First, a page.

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If I have a file with some words starting with Capital letters and some starts with Small letters and some start with numbers or special characters. Does using sort -u input > output convert the letter in the input file to lower case in the output file?

For some reason this seems what happened with me. However, if not, I need a method to first convert the capital letters initials if found to small.

  • You can easily test your assumption by running printf "World\nhello\nworld\nHello" | sort -u in bash or similar. – nohillside Apr 9 at 18:35
  • Having said that, it's a bit unclear what your question actually is. Do you want to know about sort behaviour, about a way to convert upper to lower case for sorting, or about something else? – nohillside Apr 9 at 18:36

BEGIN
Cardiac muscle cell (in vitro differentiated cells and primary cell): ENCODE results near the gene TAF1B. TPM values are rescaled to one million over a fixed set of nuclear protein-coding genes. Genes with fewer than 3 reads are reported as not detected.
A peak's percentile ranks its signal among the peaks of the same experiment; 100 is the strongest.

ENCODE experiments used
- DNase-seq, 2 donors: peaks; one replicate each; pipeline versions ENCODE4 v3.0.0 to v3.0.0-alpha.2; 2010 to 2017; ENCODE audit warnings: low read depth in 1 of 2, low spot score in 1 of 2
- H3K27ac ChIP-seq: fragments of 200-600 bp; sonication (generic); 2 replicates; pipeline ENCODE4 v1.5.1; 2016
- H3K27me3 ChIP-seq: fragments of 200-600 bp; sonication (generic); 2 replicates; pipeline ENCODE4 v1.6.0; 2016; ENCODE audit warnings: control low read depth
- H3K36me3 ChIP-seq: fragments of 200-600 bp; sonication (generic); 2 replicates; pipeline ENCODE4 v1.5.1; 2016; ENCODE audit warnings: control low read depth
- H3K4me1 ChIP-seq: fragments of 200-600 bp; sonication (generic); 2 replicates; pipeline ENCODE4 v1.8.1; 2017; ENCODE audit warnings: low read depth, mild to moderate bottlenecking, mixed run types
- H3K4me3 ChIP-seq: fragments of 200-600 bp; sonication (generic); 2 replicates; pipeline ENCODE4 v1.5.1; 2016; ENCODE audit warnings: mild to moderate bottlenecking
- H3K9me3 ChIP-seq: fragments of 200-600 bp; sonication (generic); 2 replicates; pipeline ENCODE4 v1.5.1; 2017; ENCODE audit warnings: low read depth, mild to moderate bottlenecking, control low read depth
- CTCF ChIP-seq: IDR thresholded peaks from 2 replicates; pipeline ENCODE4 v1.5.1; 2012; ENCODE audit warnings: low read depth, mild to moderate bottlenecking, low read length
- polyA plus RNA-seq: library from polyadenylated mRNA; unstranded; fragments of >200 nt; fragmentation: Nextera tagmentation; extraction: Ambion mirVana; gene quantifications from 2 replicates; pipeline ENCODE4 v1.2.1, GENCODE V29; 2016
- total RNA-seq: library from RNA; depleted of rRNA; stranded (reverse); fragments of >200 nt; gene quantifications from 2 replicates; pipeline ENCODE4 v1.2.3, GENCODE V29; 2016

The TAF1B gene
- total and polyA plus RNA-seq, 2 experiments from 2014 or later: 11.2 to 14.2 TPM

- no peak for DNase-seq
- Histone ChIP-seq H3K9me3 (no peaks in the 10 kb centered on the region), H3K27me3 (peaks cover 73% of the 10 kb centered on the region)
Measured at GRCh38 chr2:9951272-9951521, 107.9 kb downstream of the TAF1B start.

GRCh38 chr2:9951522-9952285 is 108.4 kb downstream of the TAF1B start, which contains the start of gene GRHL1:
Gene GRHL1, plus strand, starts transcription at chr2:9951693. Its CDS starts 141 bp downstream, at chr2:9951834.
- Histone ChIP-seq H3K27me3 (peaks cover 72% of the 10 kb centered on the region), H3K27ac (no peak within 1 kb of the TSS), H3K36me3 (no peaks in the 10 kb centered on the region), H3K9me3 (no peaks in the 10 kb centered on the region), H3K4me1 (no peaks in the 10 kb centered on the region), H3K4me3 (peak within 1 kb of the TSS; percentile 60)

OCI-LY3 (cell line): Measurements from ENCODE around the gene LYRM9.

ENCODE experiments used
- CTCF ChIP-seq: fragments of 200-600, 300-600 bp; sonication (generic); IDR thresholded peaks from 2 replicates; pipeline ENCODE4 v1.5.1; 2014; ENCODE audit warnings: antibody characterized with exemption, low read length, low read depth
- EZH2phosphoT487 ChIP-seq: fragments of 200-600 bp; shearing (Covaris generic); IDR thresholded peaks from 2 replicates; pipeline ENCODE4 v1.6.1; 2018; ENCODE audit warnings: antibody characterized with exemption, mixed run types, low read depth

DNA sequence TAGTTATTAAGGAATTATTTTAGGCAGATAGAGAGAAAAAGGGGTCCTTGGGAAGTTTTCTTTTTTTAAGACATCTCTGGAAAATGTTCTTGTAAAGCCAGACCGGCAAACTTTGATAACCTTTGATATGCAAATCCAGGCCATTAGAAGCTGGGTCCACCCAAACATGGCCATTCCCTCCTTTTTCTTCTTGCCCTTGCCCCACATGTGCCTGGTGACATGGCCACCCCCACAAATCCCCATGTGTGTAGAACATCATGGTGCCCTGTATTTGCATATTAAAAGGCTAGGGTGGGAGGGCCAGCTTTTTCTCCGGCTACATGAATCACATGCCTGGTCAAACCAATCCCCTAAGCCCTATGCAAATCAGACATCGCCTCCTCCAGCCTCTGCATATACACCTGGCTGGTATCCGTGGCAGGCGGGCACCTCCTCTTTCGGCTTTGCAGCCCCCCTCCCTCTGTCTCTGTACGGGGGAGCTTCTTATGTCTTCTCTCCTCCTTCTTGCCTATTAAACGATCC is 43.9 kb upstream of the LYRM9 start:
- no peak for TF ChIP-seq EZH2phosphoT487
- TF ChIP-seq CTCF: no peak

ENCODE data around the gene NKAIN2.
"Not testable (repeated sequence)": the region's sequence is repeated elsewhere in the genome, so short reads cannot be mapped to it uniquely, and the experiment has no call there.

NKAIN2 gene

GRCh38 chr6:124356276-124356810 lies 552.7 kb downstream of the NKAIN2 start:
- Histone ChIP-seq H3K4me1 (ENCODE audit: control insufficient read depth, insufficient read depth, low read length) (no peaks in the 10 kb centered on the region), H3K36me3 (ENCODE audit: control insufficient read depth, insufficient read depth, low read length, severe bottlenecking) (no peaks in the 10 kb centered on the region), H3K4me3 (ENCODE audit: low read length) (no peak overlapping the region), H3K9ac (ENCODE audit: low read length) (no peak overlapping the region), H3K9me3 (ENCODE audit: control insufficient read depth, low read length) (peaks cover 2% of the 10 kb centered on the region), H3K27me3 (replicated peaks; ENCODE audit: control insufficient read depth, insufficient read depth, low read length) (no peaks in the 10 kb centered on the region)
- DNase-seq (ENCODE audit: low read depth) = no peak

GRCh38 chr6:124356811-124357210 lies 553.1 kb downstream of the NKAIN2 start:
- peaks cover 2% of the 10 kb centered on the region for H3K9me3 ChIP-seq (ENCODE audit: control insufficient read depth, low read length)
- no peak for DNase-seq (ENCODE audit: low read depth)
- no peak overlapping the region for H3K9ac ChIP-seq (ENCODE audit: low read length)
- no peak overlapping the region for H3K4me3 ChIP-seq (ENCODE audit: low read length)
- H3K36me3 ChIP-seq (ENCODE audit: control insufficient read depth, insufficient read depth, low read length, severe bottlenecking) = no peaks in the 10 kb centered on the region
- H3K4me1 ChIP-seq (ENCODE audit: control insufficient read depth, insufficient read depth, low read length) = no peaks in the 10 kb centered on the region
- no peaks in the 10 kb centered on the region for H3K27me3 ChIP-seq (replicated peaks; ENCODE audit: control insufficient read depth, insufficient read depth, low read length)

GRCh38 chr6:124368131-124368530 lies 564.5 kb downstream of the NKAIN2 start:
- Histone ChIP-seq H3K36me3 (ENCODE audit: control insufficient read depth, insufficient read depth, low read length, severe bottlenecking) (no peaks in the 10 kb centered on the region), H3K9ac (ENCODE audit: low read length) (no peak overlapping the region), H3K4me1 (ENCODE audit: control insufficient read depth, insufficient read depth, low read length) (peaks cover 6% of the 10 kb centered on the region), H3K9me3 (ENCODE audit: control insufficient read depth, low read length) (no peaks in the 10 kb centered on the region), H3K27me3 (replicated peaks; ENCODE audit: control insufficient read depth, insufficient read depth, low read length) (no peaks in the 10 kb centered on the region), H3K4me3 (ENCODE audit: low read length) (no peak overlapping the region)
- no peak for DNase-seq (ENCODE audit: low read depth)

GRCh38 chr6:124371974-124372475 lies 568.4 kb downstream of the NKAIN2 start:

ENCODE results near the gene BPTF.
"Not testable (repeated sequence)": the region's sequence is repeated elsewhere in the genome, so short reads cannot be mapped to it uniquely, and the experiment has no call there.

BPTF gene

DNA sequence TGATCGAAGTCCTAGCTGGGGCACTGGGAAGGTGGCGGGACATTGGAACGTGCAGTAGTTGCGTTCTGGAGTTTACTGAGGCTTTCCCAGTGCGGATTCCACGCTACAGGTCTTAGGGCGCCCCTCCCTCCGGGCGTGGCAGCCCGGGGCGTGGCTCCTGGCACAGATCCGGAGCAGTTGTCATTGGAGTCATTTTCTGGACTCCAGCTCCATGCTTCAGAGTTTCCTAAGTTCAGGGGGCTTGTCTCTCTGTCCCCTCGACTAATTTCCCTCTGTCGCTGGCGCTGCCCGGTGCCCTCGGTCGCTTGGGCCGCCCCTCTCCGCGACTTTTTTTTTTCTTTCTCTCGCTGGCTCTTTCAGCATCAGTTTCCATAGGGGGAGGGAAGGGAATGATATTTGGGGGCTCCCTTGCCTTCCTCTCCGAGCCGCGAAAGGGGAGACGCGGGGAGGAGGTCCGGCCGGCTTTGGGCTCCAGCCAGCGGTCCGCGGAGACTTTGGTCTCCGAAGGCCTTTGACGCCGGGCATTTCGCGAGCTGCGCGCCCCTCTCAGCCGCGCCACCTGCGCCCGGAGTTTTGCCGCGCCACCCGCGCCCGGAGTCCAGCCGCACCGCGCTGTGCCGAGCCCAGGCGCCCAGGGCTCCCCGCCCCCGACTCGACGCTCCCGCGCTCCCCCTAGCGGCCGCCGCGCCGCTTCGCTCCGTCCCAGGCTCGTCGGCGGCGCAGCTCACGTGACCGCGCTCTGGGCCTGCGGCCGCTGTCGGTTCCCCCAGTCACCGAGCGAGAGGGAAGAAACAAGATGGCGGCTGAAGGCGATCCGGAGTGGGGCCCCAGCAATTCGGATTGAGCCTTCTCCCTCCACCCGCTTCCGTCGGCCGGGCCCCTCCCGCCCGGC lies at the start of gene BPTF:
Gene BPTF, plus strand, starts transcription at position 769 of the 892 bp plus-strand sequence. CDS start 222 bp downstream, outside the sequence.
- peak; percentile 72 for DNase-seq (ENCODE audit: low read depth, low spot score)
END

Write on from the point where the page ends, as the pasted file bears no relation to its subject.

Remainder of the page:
• Do you have sample data that behaved in an unexpected way? If so, please edit it into your question. Thank you! – Jeff Schaller Apr 9 at 18:42
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sort does not alter case, nor does sort change the data other than ordering, notwithstanding sort -u which removes duplicates.

$ for demochar in a b c A B C Ɓ ƀ À à; do printf "%s\n%s\n" "$demochar" "$demochar"; done ) | shuf > input1
$ sort -u input1  > input2
$ sort -uf input1 > input3
$ paste input1 input2 input3
B   A   a
ƀ   B   B
C   C   C
C   a   à
B   b   ƀ
b   c   Ɓ
à   À
a   à
à   ƀ
c   Ɓ
c
A
ƀ
Ɓ
a
b
Ɓ
A
À
À

sort -f will for the purposes of the comparison, force everything to upper case that it can, but it does not change the actual data being output. From the manual:

-f, --ignore-case

Convert all lowercase characters to their uppercase equivalent before comparison, that is, perform case-independent sorting.

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